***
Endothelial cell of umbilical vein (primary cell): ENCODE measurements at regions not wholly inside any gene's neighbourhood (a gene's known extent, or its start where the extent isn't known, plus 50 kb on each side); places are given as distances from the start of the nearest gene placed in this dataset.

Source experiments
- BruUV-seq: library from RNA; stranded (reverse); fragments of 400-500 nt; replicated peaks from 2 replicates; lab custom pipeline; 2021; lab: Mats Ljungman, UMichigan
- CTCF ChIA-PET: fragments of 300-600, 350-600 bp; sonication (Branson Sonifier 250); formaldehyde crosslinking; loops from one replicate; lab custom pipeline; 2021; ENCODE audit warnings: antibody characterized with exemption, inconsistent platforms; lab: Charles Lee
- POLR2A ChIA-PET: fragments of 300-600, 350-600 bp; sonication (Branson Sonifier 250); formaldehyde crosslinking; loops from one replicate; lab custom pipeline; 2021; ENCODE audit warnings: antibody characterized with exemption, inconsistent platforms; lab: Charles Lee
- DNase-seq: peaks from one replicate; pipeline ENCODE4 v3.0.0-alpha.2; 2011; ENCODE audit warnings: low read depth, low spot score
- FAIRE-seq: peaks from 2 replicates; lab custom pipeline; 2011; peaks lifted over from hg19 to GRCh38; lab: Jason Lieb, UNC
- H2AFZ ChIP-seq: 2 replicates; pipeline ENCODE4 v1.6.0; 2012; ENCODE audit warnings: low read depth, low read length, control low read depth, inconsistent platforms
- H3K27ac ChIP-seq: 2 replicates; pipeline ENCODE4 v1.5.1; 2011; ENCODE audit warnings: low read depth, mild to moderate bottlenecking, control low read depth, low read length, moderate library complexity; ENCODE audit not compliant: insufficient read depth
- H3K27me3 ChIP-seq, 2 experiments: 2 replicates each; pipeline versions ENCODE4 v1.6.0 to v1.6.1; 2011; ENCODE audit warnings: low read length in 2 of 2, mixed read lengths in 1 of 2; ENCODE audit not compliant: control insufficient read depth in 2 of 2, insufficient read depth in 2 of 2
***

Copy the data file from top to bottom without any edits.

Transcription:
Endothelial cell of umbilical vein (primary cell): ENCODE measurements at regions not wholly inside any gene's neighbourhood (a gene's known extent, or its start where the extent isn't known, plus 50 kb on each side); places are given as distances from the start of the nearest gene placed in this dataset.

Source experiments
- BruUV-seq: library from RNA; stranded (reverse); fragments of 400-500 nt; replicated peaks from 2 replicates; lab custom pipeline; 2021; lab: Mats Ljungman, UMichigan
- CTCF ChIA-PET: fragments of 300-600, 350-600 bp; sonication (Branson Sonifier 250); formaldehyde crosslinking; loops from one replicate; lab custom pipeline; 2021; ENCODE audit warnings: antibody characterized with exemption, inconsistent platforms; lab: Charles Lee
- POLR2A ChIA-PET: fragments of 300-600, 350-600 bp; sonication (Branson Sonifier 250); formaldehyde crosslinking; loops from one replicate; lab custom pipeline; 2021; ENCODE audit warnings: antibody characterized with exemption, inconsistent platforms; lab: Charles Lee
- DNase-seq: peaks from one replicate; pipeline ENCODE4 v3.0.0-alpha.2; 2011; ENCODE audit warnings: low read depth, low spot score
- FAIRE-seq: peaks from 2 replicates; lab custom pipeline; 2011; peaks lifted over from hg19 to GRCh38; lab: Jason Lieb, UNC
- H2AFZ ChIP-seq: 2 replicates; pipeline ENCODE4 v1.6.0; 2012; ENCODE audit warnings: low read depth, low read length, control low read depth, inconsistent platforms
- H3K27ac ChIP-seq: 2 replicates; pipeline ENCODE4 v1.5.1; 2011; ENCODE audit warnings: low read depth, mild to moderate bottlenecking, control low read depth, low read length, moderate library complexity; ENCODE audit not compliant: insufficient read depth
- H3K27me3 ChIP-seq, 2 experiments: 2 replicates each; pipeline versions ENCODE4 v1.6.0 to v1.6.1; 2011; ENCODE audit warnings: low read length in 2 of 2, mixed read lengths in 1 of 2; ENCODE audit not compliant: control insufficient read depth in 2 of 2, insufficient read depth in 2 of 2